Posted by: Sandy Steinman | February 13, 2019

Controversial Public Lands Bill

The U.S. Senate passes a controversional public lands bill today. It helps has many good conservation aspects including desert protection but allows for privatization  of Alaskan Public lands

Defenders of Wildlife News Release


The Senate has passed a federal public lands package that funds and advances wildlife conservation, reauthorizes the Land and Water  Conservation Fund, but also contains a controversial provision that would allow for privatization and development of federal public lands in Alaska.

Sandra Purohit, Government Relations Legislative Counsel, of Defenders of Wildlife issued this statement: 

“We applaud the authorization of the Land and Water Conservation Fund and other important conservation advances, however, the legislation passed in the Senate today also places at risk huge swaths of America’s public lands and resources in Alaska.”

“We are deeply troubled by the Alaska Native Veterans Allotment Act included in the package. The current language is improved from earlier versions but, unfortunately, continues to pose a substantial conservation threat. In the near term, the provision puts hundreds of thousands of acres of America’s public lands at risk of privatization and development, including lands set aside specifically for conservation, recreation and scientific study. It also invites similar threats to national wildlife refuge lands in the future. We will continue to work to resolve this issue as this package moves to the House.”

News Release from Senator Diane Feinstein

Senate Passes Feinstein Bill Completing 25-year Effort to Protect California Desert

Washington February 12, 2019 – The Senate today passed a package of public lands bills that includes the California Desert Protection and Recreation Act, a bill authored by Senator Dianne Feinstein (D-Calif.) to update and expand protections for 716,000 acres of California desert.

“This bill is the completion of a 25-year effort to better manage the California desert,” Feinstein said. “It fulfills the promise I made to off-roaders and environmental groups that we wouldn’t stop with the 1994 bill. More importantly, it shows that by working together we can expand protections for this region while ensuring it remains open for all visitors to enjoy.AdvertisementValue the news you read here? Subscribe!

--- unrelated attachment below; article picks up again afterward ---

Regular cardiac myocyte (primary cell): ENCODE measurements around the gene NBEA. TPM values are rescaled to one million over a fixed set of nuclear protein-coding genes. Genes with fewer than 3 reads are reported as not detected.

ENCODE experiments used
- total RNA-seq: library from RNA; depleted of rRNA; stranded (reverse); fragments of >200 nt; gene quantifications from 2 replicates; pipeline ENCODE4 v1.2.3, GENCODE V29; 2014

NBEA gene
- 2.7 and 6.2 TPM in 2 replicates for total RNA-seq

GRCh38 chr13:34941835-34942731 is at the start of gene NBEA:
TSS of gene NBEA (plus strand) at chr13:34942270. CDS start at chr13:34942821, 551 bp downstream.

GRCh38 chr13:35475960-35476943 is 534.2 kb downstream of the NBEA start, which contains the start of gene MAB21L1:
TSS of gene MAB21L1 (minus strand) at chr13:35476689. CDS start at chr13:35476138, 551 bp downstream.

“Teeming with life – from desert tortoises to bighorn sheep, breathtaking wildflower blooms to iconic Joshua trees – few places rival the unique beauty of California’s desert. The desert is a defining part of California’s landscape and we have a responsibility to preserve it for generations to come.”

The legislation builds upon the legacy of the California Desert Protection Act, Senator Feinstein’s landmark legislation passed in 1994 that established Death Valley National Park, Joshua Tree National Park, the Mojave National Preserve and protected more than 7.6 million acres of California desert wilderness.

In 2016, Senator Feinstein asked President Obama to expand protections for the desert by creating the Mojave Trails, Sand to Snow and Castle Mountains national monuments. Those new public lands will also benefit from this legislation.

This bill would finish efforts started in 1994 to restore and protect the desert and its surrounding communities. The combined acreage of the original legislation, the monument designations and the new legislation represents the largest effort to protect public lands in the lower 48 states. It is the result of years of engagement with a range of stakeholders including local and state government officials, environmental groups, off-highway recreation enthusiasts, cattle ranchers, mining interests, the Department of Defense and California’s public utility companies.

Key provisions of the legislation:

  • Protects more than 375,000 acres of wilderness: Creates eight new Bureau of Land Management wilderness areas totaling 280,360 acres, expands Death Valley National Park Wilderness by 88,000 acres and adds 7,141 acres to the San Gorgonio Wilderness within San Bernardino National Forest.
  • National Park land: Expands Joshua Tree National Park by 4,518 acres and Death Valley National Park by 35,292 acres, which includes 1,600 acres donated by the Mojave Desert Land Trust.
  • Off-highway vehicle recreation areas: Permanently designates six existing off-highway vehicle recreational areas covering more than 200,000 acres, ensuring off-highway enthusiasts will have continued access to those areas to enjoy trail riding while protecting more sensitive areas from vehicle use.
  • Alabama Hills National Scenic Area: Designates 18,610 acres of BLM land in Inyo County as the Alabama Hills National Scenic Area, preserving it for continued recreation and conservation.
  • Vinagre Wash Special Management Area: Designates 81,800 acres in Imperial County that provides for wilderness preservation, vehicular use on designated routes, and limitations on extractive uses of the land within the management area.
  • Wild and Scenic Rivers: Designates 77 miles of waterways as Wild and Scenic Rivers.

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